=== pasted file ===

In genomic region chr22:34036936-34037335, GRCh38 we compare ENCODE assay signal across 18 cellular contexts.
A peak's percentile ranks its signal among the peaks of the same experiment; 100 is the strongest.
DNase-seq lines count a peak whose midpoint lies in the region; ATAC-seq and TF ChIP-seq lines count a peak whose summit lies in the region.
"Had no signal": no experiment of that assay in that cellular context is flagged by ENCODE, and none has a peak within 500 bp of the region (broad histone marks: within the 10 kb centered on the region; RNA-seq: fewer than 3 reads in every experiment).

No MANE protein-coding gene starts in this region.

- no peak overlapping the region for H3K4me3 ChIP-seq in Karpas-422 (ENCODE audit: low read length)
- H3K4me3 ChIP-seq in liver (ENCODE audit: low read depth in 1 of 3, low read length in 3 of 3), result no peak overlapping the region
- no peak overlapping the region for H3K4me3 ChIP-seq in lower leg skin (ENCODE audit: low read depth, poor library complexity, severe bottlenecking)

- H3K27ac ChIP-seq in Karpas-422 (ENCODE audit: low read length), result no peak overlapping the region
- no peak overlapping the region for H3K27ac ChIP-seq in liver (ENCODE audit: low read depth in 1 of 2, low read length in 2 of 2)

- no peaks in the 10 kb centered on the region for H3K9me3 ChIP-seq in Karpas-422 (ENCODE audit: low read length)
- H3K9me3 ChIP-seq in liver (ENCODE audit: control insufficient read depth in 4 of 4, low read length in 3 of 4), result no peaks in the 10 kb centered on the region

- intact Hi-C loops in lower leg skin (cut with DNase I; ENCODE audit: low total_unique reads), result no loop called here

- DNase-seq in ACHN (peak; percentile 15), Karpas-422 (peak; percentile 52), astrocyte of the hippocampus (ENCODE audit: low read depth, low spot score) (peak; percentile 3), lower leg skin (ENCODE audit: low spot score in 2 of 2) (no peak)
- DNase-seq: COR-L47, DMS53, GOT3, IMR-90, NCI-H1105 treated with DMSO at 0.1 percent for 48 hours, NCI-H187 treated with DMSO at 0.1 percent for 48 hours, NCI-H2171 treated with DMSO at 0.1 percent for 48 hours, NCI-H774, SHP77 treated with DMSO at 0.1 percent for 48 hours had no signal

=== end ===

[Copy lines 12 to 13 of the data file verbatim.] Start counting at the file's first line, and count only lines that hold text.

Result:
- H3K9me3 ChIP-seq in liver (ENCODE audit: control insufficient read depth in 4 of 4, low read length in 3 of 4), result no peaks in the 10 kb centered on the region

- intact Hi-C loops in lower leg skin (cut with DNase I; ENCODE audit: low total_unique reads), result no loop called here